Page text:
To authenticate as the admin, just run:
$ kinit admin Password for admin@EXAMPLE.COM:
You will be prompted for the password. Use the password that you specified during the configuration step for the admin user. As a result of this operation you acquire Kerberos ticket (more info).
Help system in FreeIPA
You can use the ticket acquired as a result of the operation described above to perform different administrative tasks. The first task that we will do is add a user via command line. To do that we will first inspect the command line interface by reading man pages of the ipa command:
$ man ipa
One of the core features of IPA is its extensibility and pluggability. This means that new functionality can be added later on top of the existing, already running server. This also means that the help system i.e. man pages should be pluggable and extensible. To accommodate this requirement the ipa has a help system beyond man pages that allows addition of the information. To get more information, run:
- $ ipa help topics to get a list of help topics
- $ ipa help <topic> to print help for chosen topic
- $ ipa help <command> to dive into the details of the command or topic
Adding your first user
Run ipa help user to see help on the user operations. Keep in mind that the password management is a separate step and operation so after a user is created the password for him should be set using ipa passwd command otherwise the newly created user would not be able to authenticate.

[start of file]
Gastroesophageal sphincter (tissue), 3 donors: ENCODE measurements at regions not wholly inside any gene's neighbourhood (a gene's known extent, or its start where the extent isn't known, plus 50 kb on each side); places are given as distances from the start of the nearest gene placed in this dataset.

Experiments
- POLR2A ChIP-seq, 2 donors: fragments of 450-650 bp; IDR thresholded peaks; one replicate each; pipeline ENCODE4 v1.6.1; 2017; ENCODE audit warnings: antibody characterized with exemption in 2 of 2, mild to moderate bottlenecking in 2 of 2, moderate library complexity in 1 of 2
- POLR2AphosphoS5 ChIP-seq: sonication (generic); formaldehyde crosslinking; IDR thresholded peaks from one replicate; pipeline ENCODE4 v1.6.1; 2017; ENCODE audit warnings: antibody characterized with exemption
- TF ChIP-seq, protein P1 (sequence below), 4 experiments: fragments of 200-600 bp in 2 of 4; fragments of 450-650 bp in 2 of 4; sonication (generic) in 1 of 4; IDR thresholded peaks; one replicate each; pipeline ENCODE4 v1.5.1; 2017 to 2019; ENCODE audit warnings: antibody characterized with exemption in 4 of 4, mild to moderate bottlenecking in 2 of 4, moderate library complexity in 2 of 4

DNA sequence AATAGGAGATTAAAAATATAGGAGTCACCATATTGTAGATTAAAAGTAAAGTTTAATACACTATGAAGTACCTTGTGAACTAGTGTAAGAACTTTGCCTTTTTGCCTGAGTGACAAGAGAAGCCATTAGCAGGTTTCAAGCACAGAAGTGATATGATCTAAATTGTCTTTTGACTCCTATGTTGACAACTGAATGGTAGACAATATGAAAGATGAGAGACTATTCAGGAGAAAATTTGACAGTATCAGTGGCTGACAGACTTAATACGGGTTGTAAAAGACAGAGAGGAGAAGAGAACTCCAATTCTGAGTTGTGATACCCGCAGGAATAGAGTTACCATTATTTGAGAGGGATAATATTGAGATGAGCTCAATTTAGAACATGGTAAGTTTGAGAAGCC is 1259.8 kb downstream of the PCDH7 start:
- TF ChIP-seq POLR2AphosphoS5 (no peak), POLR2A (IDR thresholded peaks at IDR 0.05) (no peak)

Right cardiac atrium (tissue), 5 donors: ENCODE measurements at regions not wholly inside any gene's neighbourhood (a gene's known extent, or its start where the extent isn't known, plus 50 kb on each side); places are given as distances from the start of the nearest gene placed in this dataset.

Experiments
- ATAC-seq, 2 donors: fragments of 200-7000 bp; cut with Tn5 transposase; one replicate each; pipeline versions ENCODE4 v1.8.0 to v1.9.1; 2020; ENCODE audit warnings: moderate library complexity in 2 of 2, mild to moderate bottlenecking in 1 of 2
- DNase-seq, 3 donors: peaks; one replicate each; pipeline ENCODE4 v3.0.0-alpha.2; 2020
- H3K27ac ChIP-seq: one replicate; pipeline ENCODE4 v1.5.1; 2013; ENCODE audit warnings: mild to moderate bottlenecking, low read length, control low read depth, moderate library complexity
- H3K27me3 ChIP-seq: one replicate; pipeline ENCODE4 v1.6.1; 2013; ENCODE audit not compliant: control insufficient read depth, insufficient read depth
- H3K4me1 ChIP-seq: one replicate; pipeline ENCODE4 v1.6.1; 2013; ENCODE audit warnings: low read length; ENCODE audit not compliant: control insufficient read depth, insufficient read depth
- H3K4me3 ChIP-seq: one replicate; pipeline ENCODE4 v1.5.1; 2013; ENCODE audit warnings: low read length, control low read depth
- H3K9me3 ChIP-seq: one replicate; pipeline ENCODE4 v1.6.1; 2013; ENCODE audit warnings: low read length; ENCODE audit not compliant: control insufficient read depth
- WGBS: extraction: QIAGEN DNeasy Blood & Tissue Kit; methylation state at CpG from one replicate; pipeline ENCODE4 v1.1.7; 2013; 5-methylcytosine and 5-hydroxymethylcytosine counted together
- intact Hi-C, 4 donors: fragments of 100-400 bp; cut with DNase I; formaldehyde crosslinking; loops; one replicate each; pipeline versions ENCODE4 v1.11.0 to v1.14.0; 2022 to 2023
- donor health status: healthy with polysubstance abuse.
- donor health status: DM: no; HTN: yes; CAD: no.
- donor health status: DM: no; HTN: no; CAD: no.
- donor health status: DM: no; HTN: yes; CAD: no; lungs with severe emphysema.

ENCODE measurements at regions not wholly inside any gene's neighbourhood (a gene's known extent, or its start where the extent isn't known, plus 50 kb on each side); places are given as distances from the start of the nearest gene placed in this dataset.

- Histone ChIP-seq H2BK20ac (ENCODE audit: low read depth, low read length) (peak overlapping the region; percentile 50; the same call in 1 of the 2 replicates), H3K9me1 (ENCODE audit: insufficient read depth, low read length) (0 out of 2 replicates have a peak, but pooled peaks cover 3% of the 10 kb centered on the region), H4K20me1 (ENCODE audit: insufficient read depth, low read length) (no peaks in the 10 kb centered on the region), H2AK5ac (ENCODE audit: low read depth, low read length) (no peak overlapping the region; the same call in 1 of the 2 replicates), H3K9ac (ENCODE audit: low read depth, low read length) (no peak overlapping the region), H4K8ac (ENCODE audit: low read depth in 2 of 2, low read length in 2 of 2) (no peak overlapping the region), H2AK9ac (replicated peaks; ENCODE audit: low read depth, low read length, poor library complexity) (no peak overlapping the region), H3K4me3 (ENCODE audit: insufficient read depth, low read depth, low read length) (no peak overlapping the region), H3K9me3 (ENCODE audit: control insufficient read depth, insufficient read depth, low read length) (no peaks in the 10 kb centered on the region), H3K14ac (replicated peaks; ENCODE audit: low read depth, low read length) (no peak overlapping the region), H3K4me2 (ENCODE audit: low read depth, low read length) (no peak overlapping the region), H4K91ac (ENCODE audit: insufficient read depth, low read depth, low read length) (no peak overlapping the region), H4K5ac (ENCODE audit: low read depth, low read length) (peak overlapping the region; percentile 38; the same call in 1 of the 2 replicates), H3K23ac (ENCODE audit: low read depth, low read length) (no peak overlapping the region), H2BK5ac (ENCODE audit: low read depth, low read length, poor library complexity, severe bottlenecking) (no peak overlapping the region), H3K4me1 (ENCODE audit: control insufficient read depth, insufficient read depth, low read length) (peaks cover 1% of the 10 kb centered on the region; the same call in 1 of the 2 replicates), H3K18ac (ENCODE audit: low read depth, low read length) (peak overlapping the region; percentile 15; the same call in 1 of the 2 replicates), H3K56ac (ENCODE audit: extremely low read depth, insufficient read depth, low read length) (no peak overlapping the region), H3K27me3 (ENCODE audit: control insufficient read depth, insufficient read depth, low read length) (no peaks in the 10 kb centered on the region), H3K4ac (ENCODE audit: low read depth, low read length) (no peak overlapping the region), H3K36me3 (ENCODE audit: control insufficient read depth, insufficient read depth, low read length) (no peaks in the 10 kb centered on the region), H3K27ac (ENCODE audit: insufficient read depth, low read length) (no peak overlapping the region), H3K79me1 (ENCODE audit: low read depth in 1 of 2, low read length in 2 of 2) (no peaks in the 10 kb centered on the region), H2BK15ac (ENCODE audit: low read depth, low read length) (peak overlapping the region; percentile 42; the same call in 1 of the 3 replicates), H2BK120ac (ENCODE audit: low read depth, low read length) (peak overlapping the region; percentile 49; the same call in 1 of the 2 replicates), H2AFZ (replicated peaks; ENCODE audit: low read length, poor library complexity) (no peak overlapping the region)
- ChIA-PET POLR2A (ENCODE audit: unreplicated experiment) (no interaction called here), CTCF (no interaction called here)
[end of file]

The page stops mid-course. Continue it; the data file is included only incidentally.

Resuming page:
To create a user run
command with or without additional parameters. If you omit any of the required parameters or all of them the interface will prompt you for the information.
After adding user add a password for him:
ipa passwd <user>
This will create a password, but it will be a temporary one. The one that you need to change on the first authentication. This is done on purpose so that administrator can reset a password for a user but would not be able to take advantage of that knowledge since user would has to change the password on the first login.
You can now authenticate as the new user with
command. This will prompt you for a password and the immediately request a password change.
Web User Interface
Next step is to try the web UI. Make sure that your administrative ticket is valid by running
kinit admincommand. Run firefox in the same command window. It will start an instance of the firefox. In the address bar type the name of the FreeIPA server machine (e.g. ipa.example.com).
As the first step the FreeIPA server via browser will ask you to accept a certificate for a secure SSL communication between your client (browser) and the server (ipa). Follow the prompts and accept the exception. Be sure that imported certificate is comes from FreeIPA server and not from attacker!
When certificate is accepted, Web UI will most likely detect that it does not have any Kerberos credentials available and will show up user and password login screen. To properly configure the browser, you can follow a link on the log in screen to run the configuration tool.